Getting a "reflexive divorce" will have negative repercussions for you and your kids for years afterward—even if you’ve contemplated it for a long time. What is a reflexive divorce? It's one where you and your spouse decide the marriage is over and you file papers to legally end the marriage.
If the marriage is over, of course you file papers, right? The marriage is over.
I know, but hear me out.
Your marriage likely didn’t start out being unhappy. It took you years of dashed expectations, thousands of frustrating misunderstandings, hundreds of inane power struggles in addition to a million hurtful words or deeds to get you to the point where you’ve “had it” and want to throw in the towel.
The average couple suffers for many years before making the difficult decision to divorce. Once the decision is made, the dissolution wheels are set in motion: Legal professionals are hired, petitions are filed and off you go into the divorce abyss.
The process can sometimes feel like it takes on a life of its own. At times, you may even feel like you're wrestling with a pig. Plowing through the finances, splitting of assets, making child custody arrangements and deciding who, if anyone, will be able to keep the house, must be done in order to get to the end goal: dissolving the marriage.
While few people feel “good” after a divorce, many experience relief (or at least they may feel less bad), than when they were feeling stuck in the requisite legal morass. Yet, when it comes to each person’s life post-divorce (including the kids’ lives), divorced families have to rebuild from ground zero. More times than not, one or both parties suffer from a greatly lowered standard of living—at least temporarily, if not longer.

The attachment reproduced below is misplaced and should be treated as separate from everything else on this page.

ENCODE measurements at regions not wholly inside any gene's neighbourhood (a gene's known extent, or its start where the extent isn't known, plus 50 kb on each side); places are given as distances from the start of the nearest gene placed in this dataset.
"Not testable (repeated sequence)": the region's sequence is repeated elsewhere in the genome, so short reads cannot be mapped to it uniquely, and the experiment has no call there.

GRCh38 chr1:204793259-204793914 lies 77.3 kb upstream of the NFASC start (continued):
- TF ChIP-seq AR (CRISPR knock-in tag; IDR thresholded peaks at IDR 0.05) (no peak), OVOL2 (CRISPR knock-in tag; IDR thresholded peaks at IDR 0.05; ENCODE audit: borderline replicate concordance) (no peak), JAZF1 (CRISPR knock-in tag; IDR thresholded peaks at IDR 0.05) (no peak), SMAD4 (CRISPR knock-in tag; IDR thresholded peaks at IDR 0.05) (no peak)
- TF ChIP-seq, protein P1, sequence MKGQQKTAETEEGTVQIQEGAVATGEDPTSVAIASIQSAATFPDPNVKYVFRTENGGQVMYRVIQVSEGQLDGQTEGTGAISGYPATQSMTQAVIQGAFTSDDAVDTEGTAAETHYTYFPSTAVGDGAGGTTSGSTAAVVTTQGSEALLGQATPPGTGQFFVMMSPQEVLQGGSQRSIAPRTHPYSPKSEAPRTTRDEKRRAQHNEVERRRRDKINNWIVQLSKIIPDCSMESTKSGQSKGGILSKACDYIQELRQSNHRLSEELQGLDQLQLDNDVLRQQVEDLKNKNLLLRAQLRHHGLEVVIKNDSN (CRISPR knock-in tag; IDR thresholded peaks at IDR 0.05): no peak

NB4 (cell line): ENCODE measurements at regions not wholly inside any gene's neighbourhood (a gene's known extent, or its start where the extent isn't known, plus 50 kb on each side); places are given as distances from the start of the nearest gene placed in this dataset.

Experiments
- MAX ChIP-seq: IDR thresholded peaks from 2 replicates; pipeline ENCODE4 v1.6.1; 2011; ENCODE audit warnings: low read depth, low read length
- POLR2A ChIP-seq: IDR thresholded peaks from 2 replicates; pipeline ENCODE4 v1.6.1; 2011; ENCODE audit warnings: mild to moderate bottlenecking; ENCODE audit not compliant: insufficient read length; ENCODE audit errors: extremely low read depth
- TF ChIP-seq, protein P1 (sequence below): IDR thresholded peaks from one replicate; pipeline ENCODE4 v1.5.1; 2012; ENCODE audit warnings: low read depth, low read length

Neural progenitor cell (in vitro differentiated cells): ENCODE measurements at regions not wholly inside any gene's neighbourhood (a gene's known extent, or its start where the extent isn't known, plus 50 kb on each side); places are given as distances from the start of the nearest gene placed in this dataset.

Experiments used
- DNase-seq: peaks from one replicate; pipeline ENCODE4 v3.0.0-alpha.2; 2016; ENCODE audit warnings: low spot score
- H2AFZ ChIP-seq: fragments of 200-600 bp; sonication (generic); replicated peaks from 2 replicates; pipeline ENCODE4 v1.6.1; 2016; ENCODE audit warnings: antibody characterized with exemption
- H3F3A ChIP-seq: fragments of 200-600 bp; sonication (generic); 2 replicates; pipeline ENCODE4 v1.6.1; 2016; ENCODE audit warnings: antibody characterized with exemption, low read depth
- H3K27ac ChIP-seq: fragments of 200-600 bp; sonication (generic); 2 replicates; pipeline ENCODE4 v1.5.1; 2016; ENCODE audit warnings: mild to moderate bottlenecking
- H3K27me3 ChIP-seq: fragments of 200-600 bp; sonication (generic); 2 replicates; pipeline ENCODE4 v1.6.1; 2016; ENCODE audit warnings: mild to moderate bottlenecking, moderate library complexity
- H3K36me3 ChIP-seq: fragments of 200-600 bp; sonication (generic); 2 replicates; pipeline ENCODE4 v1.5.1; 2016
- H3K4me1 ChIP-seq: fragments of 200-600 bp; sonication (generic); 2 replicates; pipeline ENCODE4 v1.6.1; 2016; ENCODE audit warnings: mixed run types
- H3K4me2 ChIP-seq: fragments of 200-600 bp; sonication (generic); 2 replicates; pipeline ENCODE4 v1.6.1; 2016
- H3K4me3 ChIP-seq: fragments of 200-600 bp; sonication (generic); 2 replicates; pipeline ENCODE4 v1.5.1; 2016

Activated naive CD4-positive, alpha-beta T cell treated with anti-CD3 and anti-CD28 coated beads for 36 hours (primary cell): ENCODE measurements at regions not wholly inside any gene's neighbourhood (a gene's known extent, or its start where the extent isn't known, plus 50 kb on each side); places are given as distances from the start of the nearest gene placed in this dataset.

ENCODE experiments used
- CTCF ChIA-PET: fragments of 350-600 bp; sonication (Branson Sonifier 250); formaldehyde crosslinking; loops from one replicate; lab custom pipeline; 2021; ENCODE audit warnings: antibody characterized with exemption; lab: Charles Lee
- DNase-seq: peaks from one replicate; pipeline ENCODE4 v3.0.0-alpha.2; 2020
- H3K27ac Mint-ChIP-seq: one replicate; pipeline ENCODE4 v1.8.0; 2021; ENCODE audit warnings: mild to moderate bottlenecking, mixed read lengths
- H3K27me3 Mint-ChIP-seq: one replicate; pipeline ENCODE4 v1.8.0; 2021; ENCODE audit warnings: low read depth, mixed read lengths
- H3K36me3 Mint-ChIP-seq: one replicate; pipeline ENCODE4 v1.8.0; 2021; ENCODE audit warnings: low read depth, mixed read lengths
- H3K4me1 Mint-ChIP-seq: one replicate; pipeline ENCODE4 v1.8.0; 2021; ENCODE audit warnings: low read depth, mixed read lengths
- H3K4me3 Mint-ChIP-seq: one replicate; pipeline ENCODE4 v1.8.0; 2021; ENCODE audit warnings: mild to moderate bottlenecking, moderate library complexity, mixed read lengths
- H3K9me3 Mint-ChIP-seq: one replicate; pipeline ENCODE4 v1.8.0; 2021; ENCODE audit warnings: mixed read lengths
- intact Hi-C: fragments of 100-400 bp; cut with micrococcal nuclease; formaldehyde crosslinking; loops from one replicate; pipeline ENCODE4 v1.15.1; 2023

The average length of time it takes couples to be granted a divorce after filing, according to Nolo.com, is 11 months.
I don’t know about you, but if I knew that my life was going to take a financial nosedive in a year (because my family life and foundation was going to be dismantled), I’d want to get a running head start and do something to increase the likelihood that I would land on my feet.
The Normal Order of Things in Divorce is The Wrong Order of Things
Normally, when a couple decides to call it quits, it goes like this:
1. Couple decides the marriage is over (or one person blows the family up so it’s over).
2. The couple hires divorce professionals (lawyers—collaborative or litigating—mediators, financial specialists, custody evaluators).
3. Couple files for divorce.
4. Couple takes months to divide up assets and create a custody plan.
5. Two individuals now try to figure out their future living on half of what they had with twice the amount of expenses. Kids bear the brunt of the split. Parents are stressed. Everything is hard for a long time.
In some cases, such as those where there is an extremely unhealthy or unsafe dynamic, an immediate exit is the only option. Staying another minute with the person who betrayed you, hurt you, or who is threatening you is simply not viable.
But, for the majority of couples on the brink of divorce, there is much more latitude to take your time and map it out.
In these cases, the course of dissolution events would look like this:
1. The couple decides marriage is over.
2. The couple maps out a five-year financial, parenting, and emotional "exit plan."
3. The couple takes steps to build reserves (a divorce savings account plus extra savings for each spouse), go back to school, sell assets, pay off debt.